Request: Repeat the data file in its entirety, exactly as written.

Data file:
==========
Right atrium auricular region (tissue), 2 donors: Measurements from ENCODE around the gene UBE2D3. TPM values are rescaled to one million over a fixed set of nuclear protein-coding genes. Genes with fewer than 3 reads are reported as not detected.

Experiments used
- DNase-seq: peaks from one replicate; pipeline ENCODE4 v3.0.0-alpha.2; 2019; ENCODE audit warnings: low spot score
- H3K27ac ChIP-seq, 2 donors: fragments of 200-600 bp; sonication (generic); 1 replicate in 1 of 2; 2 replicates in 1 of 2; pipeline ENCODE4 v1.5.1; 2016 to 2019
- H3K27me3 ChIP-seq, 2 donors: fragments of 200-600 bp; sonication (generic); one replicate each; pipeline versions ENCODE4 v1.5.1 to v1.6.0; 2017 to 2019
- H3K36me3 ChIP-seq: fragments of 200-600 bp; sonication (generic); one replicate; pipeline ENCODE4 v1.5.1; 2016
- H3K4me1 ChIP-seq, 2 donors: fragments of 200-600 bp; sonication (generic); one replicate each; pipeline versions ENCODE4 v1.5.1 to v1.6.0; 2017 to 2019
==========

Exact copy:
Right atrium auricular region (tissue), 2 donors: Measurements from ENCODE around the gene UBE2D3. TPM values are rescaled to one million over a fixed set of nuclear protein-coding genes. Genes with fewer than 3 reads are reported as not detected.

Experiments used
- DNase-seq: peaks from one replicate; pipeline ENCODE4 v3.0.0-alpha.2; 2019; ENCODE audit warnings: low spot score
- H3K27ac ChIP-seq, 2 donors: fragments of 200-600 bp; sonication (generic); 1 replicate in 1 of 2; 2 replicates in 1 of 2; pipeline ENCODE4 v1.5.1; 2016 to 2019
- H3K27me3 ChIP-seq, 2 donors: fragments of 200-600 bp; sonication (generic); one replicate each; pipeline versions ENCODE4 v1.5.1 to v1.6.0; 2017 to 2019
- H3K36me3 ChIP-seq: fragments of 200-600 bp; sonication (generic); one replicate; pipeline ENCODE4 v1.5.1; 2016
- H3K4me1 ChIP-seq, 2 donors: fragments of 200-600 bp; sonication (generic); one replicate each; pipeline versions ENCODE4 v1.5.1 to v1.6.0; 2017 to 2019